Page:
According to Doug Hooley, there are also six evidence-based practices proven to lower recidivism. First is the risk/needs assessment (Hooley). This explains that high risk offenders should be forced to take the necessary assessments to determine if the offender will commit another crime. Second are individual motivators (Hooley). This helps figure out what motivates the individual. Third is to target the appropriate behavior. By treating the behavior, we would have a better effect on the individual’s future. Fourth is to rewire the brain (Hooley). This is done by trained professionals who can enforce different cognitive-behavioral approaches. Fifth is to increase positive reinforcement (Hooley). Hooley explains that what has been found to be most effective is a four to one ratio of positive reinforcement over sanctions. Sixth is ongoing support. This is a critical component to these practices. By having a community that is supporting the individual, the individual lessens the possibility of conducting future crime. Hooley states the following:

"An offender’s peer group is the number one leading factor as to whether or not the individual will re-offend. Even more than staying away from drugs, it is tough to stay away from old "friends" and family on the outside. Those deeply entrenched in a gang culture have the greatest challenge. This is why most offenders fail and it is the main factor outside the jail or prison’s control. At most, as far as the corrections system goes, an effective parole and probation system is our best chance of having a positive impact."

A great example of low recidivism is in the state of Ohio. From 2003 to 2008 Ohio dropped twenty one percent in the states recidivism rate. According to the Council of State Governments Justice Center report, Ohio ranks among the top states in the nation for reducing the number of ex-offenders returning to prison (Johnson). Gary Mohr, director of the Ohio Department of Rehabilitation and Correction, has said the study does not include Ohio’s most recent numbers, which show another drop — to 31.2 percent — the lowest rate in more than 20 years (Johnson).

Prisons should also create more opportunities for inmates to work for money. They would be able to feel like they belong somewhere and hopefully that kind of mindset will alter their criminal behavior. If they get paid for their work they are also less likely to commit other types of crime. Also offenders would be able to get their own place to live, while starting a slow reentry into society.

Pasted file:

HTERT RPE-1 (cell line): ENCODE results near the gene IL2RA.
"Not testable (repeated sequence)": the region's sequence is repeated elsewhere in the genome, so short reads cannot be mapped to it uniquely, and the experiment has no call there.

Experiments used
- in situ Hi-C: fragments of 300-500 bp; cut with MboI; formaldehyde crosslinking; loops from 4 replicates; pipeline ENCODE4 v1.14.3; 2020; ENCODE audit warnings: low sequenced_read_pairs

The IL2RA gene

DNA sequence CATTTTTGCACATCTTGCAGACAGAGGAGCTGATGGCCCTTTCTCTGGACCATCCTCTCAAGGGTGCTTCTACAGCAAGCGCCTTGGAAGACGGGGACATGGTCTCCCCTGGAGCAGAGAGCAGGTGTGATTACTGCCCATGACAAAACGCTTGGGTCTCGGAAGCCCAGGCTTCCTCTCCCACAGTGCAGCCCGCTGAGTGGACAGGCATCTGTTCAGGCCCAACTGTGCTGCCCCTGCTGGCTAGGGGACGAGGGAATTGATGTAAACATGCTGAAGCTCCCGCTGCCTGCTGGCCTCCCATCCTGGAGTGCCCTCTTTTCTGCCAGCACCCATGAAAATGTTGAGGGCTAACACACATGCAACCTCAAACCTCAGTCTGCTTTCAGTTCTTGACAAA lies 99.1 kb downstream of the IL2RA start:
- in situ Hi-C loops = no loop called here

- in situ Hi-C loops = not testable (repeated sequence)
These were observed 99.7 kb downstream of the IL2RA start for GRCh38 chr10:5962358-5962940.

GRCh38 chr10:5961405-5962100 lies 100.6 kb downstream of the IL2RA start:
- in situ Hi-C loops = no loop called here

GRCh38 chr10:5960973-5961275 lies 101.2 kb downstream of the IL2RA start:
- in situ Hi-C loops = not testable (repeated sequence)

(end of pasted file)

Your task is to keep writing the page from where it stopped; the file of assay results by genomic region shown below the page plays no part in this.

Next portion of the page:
Another idea I strongly believe in is that the community has an obligation in helping the damaged individual. Crime does affect society and if society can in some way help with the rehabilitation of criminals, we could create a safer place for everyone. Neighborhoods and communities have come together to help offenders, which has shown to be effective in altering criminal behavior. The rehabilitation and supervision did cost millions of dollars invested but it shows to be well worth it. Also, the senate has passed a law on collateral sanctions which will help former prisoner’s reentry into the work force. Lombardo and Levy describe following which concentrates on corrections rather than incarceration:

There needs to be a nationwide effort to shift the focus of corrections from incarceration to alternative programs that address the special needs of offenders. In addition, most alternative programs are far less expensive than incarceration of prisoners. Such savings can then be used for educational and preventive programs. However, there is a drawback of such a mobilization: the "buck stops here." Individuals, communities, local, state, and federal governments must be involved in order for such programs to succeed. Once executed, these programs will benefit not only the offenders, but all parties involved: victims, various correction agencies, and local communities. (57)

In conclusion, I believe rehabilitation should be implemented much more than strict punishment for offenders. Prisons today do not administer the correct groundwork because prisons are imbedded with the belief of punishing bad people rather than rehabilitating broken individuals. During imprisonment, offenders need to be educated through rehabilitation services. An education that offers a basic opportunity for the prisoner to get on their feet once they are released can dramatically reduce the crime from being repeated. Reports, reading and trade skills can have a better effect on the offender’s behavior. The prison can actually shape the behavior of the inmate throughout their stay thus helping in the reduction of future crime.